The U.N. has dubbed 2012 the International Year of Co-operatives. In the U.S., there are roughly 30,000 co-ops comprising nearly 900,000 members. Of these co-ops, somewhere between 300 and 400 are worker co-operatives—where workers own their jobs and the business, and have the power to make decisions about where, how, and with whom to do business.
Today’s worker co-op is arguably not just your hippie grocery store.
In the Bay Area, Rainbow Grocery, Design Action Collective, Bio-Fuel Oasis, Maybeck High School, WAGES, Mandela Foods, Arizmendi Bakery, and Lusty Lady represent some of the new and not-so-new business models that value sustainable growth, social justice, community benefit—and profit.
What kinds of effects are cooperatives having regionally, nationally, and worldwide? Has the politicization of younger generations heralded the new wave of co-ops? And why is the U.N. calling 2012 as the International Year of Co-operatives?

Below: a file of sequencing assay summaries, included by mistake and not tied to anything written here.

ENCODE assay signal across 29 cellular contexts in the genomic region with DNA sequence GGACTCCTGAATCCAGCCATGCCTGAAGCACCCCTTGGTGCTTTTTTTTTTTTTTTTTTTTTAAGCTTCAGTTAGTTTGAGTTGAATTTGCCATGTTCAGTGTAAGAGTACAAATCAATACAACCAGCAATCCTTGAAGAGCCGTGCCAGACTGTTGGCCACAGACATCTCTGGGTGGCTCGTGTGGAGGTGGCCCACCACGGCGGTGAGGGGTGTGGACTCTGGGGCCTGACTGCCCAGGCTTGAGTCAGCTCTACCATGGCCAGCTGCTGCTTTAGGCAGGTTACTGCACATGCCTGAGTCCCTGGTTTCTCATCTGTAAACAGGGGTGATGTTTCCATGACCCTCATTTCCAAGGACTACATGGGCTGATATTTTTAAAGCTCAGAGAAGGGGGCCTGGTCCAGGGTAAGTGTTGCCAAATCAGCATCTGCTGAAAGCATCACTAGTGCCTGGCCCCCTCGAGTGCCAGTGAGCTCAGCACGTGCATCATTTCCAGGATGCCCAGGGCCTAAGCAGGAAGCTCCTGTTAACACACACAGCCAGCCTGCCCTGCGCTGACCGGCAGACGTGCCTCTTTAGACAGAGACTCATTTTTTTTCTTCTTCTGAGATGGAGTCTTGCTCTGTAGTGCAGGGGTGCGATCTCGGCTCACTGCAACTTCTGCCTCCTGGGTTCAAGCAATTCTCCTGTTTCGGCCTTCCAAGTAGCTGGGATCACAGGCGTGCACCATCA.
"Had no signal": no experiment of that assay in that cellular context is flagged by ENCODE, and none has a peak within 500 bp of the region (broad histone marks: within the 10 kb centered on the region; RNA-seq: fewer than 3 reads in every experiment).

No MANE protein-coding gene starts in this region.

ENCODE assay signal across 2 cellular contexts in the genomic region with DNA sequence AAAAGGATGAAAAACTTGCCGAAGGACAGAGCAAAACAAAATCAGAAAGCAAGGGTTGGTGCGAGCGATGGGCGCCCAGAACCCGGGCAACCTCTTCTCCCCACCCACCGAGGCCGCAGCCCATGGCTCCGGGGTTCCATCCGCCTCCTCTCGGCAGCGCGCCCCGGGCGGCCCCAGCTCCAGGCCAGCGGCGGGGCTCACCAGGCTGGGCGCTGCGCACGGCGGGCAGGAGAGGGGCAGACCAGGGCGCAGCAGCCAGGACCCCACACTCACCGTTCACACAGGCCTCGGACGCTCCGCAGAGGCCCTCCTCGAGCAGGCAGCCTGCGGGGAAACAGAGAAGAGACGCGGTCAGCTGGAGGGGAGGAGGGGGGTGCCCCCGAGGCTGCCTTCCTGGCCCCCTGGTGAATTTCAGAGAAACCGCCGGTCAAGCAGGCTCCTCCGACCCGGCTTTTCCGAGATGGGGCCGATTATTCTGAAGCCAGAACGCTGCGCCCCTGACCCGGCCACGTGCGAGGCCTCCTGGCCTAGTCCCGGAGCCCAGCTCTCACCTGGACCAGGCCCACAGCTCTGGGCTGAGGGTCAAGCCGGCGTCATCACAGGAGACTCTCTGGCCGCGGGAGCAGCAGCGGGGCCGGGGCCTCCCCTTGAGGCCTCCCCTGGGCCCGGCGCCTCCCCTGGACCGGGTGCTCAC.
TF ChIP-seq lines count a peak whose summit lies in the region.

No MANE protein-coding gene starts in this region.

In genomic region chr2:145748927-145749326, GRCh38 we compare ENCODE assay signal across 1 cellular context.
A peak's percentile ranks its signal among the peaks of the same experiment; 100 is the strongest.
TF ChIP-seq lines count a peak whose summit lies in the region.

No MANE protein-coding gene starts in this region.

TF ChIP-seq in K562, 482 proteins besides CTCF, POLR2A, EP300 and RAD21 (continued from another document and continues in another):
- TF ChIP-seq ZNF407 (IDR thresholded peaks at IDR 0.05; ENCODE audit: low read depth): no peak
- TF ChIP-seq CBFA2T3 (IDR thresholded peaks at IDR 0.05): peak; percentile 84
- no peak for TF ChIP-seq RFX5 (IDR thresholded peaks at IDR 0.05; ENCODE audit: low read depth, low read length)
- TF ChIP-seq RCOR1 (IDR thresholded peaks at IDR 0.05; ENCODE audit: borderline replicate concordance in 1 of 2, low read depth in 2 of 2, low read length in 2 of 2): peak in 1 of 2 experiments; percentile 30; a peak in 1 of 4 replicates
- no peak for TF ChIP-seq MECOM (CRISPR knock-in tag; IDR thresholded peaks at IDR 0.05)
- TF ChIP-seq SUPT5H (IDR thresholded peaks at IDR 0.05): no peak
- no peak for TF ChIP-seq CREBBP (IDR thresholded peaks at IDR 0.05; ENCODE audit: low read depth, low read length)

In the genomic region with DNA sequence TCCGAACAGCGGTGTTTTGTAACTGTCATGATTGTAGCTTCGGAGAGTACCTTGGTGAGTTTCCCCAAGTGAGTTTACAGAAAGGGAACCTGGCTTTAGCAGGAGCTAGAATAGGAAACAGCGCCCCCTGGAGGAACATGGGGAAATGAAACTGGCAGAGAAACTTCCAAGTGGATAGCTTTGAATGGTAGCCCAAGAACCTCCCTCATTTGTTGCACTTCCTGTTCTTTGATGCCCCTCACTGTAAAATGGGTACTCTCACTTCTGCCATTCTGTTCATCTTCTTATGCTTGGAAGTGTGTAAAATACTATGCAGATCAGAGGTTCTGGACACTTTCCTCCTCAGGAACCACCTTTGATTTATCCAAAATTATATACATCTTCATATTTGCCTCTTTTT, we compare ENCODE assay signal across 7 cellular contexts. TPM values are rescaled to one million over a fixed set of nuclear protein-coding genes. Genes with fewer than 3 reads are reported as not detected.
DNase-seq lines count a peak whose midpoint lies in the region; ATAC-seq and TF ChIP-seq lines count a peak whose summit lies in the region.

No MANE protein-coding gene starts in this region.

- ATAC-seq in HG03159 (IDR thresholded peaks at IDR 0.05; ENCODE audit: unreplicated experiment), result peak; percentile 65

Discussing this and more in the studio with host Lauren Meltzer are:
- John Curl, writer, historian, and member of Berkeley’s Heartwood Cooperative Woodshop. His most recent book “For All The People: Uncovering the Hidden History of Cooperation, Cooperative Movements, and Communalism in America,” to be published in an expanded second edition this summer
- Lilly Alvarez,program coordinator at WAGES--Women’s Action to Gain Economic Security
- Kasper Koczab, entrepreneur and worker, NoBAWC--Network of Bay Area Worker Cooperatives (“No Boss”)
- Melissa Hoover, Executive Director, U.S. Federation of Worker Cooperatives, San Francisco